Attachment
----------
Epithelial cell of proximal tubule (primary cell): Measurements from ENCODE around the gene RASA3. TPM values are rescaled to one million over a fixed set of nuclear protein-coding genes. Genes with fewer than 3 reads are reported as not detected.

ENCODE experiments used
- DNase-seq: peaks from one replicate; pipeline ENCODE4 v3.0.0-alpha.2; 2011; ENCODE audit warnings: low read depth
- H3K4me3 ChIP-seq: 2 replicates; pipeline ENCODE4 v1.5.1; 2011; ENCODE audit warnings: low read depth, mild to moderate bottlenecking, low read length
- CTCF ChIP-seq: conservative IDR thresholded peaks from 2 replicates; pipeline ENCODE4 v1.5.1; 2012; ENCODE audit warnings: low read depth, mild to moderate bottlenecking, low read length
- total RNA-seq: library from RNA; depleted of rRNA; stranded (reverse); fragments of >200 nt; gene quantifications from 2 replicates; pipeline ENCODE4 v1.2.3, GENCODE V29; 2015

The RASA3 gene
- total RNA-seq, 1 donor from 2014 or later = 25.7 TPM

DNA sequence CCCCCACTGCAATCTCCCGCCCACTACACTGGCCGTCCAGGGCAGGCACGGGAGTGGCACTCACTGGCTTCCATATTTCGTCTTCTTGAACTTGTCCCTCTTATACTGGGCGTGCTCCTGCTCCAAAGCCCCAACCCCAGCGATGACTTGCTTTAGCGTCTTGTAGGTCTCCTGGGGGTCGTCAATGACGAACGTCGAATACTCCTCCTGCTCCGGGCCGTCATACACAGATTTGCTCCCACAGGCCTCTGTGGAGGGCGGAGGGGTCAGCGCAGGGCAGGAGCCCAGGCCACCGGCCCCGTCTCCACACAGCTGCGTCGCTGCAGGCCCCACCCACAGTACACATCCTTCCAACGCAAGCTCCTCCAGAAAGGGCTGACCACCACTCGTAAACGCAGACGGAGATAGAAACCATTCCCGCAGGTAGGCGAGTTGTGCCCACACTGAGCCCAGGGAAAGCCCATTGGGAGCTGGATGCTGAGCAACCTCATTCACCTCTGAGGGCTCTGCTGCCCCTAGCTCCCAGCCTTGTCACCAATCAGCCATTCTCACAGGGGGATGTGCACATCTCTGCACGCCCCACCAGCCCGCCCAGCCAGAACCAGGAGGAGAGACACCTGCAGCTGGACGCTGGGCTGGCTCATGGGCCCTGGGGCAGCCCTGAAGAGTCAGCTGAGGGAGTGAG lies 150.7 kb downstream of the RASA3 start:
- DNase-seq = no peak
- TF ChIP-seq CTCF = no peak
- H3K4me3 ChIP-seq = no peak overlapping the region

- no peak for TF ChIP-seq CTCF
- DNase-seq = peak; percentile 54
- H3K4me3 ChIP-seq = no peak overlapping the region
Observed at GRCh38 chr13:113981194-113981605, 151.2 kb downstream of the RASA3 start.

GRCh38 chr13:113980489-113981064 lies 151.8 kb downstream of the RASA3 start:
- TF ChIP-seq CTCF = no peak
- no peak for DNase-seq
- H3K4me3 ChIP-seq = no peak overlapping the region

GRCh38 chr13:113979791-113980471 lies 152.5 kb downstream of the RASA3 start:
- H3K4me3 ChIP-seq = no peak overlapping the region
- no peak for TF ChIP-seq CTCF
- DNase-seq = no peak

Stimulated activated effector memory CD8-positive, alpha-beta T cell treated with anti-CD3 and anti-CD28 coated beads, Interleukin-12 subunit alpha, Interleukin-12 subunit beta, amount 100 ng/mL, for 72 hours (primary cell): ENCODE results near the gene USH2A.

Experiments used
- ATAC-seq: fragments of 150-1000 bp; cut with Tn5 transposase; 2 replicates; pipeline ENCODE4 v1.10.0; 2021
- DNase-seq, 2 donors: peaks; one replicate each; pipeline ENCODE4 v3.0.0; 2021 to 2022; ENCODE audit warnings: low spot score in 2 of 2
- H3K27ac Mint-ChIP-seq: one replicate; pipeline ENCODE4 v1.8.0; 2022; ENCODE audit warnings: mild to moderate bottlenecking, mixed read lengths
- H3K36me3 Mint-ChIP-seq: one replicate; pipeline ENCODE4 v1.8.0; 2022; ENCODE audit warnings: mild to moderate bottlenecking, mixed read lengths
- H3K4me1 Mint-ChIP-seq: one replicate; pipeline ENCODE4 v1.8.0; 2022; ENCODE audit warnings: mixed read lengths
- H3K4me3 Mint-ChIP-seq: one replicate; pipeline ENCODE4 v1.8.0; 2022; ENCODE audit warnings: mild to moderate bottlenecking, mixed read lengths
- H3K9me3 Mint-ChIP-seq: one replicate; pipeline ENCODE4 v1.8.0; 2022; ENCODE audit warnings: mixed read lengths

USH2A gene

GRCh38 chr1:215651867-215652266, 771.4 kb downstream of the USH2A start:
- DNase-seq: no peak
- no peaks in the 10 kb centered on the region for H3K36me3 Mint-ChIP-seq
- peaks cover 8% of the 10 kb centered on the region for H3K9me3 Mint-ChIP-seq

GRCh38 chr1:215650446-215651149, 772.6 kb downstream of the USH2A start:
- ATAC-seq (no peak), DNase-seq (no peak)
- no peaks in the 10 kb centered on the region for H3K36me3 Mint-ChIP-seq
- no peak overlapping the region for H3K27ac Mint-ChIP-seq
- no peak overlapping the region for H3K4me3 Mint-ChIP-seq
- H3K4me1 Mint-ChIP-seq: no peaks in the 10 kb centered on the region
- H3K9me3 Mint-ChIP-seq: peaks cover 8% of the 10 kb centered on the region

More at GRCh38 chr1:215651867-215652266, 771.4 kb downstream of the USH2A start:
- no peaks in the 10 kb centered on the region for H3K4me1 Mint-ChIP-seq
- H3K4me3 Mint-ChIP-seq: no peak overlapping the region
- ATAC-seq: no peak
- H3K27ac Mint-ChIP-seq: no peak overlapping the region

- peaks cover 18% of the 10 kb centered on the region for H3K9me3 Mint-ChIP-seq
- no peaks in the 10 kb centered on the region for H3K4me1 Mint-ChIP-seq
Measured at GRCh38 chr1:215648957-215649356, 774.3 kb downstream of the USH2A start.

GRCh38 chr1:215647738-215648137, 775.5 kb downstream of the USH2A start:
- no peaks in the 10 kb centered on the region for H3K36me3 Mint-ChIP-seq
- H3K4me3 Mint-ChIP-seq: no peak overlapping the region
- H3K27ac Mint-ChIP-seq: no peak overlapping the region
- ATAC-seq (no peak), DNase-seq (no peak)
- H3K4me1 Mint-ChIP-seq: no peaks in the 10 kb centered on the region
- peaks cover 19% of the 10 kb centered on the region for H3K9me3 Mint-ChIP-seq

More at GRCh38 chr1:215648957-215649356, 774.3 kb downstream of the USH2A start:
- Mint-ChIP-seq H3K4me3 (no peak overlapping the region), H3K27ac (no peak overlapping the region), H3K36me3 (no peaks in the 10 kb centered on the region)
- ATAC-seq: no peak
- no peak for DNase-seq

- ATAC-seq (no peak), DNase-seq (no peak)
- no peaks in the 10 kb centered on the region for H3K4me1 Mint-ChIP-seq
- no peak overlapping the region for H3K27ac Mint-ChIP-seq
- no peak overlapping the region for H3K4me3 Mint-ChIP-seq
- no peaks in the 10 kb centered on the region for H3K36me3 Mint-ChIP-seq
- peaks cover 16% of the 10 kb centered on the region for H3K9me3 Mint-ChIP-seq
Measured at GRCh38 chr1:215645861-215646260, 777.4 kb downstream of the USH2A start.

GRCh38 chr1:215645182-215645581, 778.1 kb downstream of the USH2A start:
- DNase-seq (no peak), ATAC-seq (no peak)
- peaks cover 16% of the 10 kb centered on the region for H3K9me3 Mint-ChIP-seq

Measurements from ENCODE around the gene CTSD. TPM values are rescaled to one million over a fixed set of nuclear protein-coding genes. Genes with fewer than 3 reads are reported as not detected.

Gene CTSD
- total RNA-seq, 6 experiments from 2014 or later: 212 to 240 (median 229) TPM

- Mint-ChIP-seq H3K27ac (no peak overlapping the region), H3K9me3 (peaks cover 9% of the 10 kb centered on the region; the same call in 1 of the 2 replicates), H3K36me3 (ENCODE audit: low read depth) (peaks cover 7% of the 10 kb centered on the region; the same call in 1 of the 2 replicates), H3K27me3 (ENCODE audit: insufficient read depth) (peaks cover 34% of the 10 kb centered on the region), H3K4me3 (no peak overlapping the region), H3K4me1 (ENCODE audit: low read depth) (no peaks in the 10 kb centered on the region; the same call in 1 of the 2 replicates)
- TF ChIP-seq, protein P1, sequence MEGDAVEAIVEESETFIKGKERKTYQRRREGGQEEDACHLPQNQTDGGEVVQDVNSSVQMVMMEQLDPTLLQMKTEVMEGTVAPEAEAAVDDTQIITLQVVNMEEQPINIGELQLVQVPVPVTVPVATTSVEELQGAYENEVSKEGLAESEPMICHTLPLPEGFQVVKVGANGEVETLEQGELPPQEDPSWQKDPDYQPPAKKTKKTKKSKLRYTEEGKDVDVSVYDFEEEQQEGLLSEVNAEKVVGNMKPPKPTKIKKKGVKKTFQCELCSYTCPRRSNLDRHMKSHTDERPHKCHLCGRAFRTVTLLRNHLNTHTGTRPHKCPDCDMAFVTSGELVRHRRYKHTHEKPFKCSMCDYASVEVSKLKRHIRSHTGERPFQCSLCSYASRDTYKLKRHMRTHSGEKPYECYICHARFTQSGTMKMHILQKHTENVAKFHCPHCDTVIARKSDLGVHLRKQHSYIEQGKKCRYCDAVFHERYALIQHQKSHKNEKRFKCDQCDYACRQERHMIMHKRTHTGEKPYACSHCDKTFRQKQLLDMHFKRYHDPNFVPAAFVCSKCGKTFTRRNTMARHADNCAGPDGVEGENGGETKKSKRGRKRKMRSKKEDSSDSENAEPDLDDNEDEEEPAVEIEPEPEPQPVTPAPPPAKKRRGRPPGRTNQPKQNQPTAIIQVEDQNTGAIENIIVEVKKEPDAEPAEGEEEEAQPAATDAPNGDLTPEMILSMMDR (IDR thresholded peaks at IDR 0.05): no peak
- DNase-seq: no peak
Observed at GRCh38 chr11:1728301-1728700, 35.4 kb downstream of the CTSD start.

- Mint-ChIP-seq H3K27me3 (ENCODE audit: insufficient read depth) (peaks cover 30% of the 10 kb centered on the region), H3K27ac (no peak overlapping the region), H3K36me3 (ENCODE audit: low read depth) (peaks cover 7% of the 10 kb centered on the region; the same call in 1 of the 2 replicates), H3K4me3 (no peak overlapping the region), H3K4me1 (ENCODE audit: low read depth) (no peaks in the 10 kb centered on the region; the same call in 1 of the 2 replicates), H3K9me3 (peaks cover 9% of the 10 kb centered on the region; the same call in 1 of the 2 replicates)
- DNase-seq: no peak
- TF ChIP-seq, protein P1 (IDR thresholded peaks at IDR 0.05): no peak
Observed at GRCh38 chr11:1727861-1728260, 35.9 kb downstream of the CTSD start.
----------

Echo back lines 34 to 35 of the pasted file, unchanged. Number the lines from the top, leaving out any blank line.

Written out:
USH2A gene

GRCh38 chr1:215651867-215652266, 771.4 kb downstream of the USH2A start: